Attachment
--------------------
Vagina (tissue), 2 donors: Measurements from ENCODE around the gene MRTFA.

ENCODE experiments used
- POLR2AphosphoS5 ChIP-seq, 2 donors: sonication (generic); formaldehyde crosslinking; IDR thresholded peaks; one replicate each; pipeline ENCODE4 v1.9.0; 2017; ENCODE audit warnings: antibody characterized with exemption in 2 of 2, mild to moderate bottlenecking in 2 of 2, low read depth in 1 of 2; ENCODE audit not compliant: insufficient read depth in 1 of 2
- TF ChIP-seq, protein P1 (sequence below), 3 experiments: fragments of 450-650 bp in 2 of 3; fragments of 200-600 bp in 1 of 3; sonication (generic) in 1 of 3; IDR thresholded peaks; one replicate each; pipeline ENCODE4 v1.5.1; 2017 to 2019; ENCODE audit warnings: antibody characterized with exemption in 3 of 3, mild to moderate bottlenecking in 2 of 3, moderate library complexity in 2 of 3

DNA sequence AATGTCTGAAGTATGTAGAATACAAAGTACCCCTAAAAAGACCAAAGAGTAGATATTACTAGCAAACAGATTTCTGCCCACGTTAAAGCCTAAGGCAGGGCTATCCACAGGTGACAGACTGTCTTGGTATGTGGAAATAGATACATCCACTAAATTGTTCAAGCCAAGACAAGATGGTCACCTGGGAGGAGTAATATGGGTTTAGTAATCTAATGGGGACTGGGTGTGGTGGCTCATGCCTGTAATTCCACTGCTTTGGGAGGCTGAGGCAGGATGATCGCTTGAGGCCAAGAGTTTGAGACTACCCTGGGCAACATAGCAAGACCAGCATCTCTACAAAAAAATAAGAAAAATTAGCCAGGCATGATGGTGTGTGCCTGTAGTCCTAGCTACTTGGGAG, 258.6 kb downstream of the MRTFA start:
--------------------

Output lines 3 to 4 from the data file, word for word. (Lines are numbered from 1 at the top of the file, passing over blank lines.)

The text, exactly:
- POLR2AphosphoS5 ChIP-seq, 2 donors: sonication (generic); formaldehyde crosslinking; IDR thresholded peaks; one replicate each; pipeline ENCODE4 v1.9.0; 2017; ENCODE audit warnings: antibody characterized with exemption in 2 of 2, mild to moderate bottlenecking in 2 of 2, low read depth in 1 of 2; ENCODE audit not compliant: insufficient read depth in 1 of 2
- TF ChIP-seq, protein P1 (sequence below), 3 experiments: fragments of 450-650 bp in 2 of 3; fragments of 200-600 bp in 1 of 3; sonication (generic) in 1 of 3; IDR thresholded peaks; one replicate each; pipeline ENCODE4 v1.5.1; 2017 to 2019; ENCODE audit warnings: antibody characterized with exemption in 3 of 3, mild to moderate bottlenecking in 2 of 3, moderate library complexity in 2 of 3